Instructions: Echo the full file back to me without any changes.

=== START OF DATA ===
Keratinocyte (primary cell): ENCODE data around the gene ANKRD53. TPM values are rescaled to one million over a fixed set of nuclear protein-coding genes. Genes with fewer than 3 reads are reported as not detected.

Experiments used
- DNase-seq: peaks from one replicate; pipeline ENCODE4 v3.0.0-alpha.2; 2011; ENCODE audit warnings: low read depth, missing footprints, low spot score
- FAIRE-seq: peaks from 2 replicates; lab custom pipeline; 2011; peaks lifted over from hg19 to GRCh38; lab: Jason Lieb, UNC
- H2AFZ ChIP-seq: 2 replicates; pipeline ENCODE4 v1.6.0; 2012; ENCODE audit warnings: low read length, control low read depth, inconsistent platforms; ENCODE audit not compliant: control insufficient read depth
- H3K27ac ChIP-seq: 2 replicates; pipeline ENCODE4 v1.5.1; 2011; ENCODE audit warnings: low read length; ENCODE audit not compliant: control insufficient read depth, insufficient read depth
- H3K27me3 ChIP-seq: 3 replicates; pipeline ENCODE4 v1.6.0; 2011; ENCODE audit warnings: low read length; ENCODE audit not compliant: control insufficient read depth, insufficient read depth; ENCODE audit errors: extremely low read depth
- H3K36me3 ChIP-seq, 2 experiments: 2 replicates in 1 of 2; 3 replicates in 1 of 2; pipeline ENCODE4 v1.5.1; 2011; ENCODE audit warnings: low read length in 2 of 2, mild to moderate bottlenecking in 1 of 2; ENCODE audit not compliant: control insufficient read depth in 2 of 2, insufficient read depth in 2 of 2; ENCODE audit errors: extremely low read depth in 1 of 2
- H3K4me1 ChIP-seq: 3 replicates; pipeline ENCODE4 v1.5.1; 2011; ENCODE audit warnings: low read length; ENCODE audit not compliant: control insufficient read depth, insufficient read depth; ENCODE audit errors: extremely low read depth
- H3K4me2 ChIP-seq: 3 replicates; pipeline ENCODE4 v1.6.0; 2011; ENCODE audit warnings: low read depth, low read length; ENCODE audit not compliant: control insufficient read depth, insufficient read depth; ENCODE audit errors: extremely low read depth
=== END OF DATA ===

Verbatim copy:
Keratinocyte (primary cell): ENCODE data around the gene ANKRD53. TPM values are rescaled to one million over a fixed set of nuclear protein-coding genes. Genes with fewer than 3 reads are reported as not detected.

Experiments used
- DNase-seq: peaks from one replicate; pipeline ENCODE4 v3.0.0-alpha.2; 2011; ENCODE audit warnings: low read depth, missing footprints, low spot score
- FAIRE-seq: peaks from 2 replicates; lab custom pipeline; 2011; peaks lifted over from hg19 to GRCh38; lab: Jason Lieb, UNC
- H2AFZ ChIP-seq: 2 replicates; pipeline ENCODE4 v1.6.0; 2012; ENCODE audit warnings: low read length, control low read depth, inconsistent platforms; ENCODE audit not compliant: control insufficient read depth
- H3K27ac ChIP-seq: 2 replicates; pipeline ENCODE4 v1.5.1; 2011; ENCODE audit warnings: low read length; ENCODE audit not compliant: control insufficient read depth, insufficient read depth
- H3K27me3 ChIP-seq: 3 replicates; pipeline ENCODE4 v1.6.0; 2011; ENCODE audit warnings: low read length; ENCODE audit not compliant: control insufficient read depth, insufficient read depth; ENCODE audit errors: extremely low read depth
- H3K36me3 ChIP-seq, 2 experiments: 2 replicates in 1 of 2; 3 replicates in 1 of 2; pipeline ENCODE4 v1.5.1; 2011; ENCODE audit warnings: low read length in 2 of 2, mild to moderate bottlenecking in 1 of 2; ENCODE audit not compliant: control insufficient read depth in 2 of 2, insufficient read depth in 2 of 2; ENCODE audit errors: extremely low read depth in 1 of 2
- H3K4me1 ChIP-seq: 3 replicates; pipeline ENCODE4 v1.5.1; 2011; ENCODE audit warnings: low read length; ENCODE audit not compliant: control insufficient read depth, insufficient read depth; ENCODE audit errors: extremely low read depth
- H3K4me2 ChIP-seq: 3 replicates; pipeline ENCODE4 v1.6.0; 2011; ENCODE audit warnings: low read depth, low read length; ENCODE audit not compliant: control insufficient read depth, insufficient read depth; ENCODE audit errors: extremely low read depth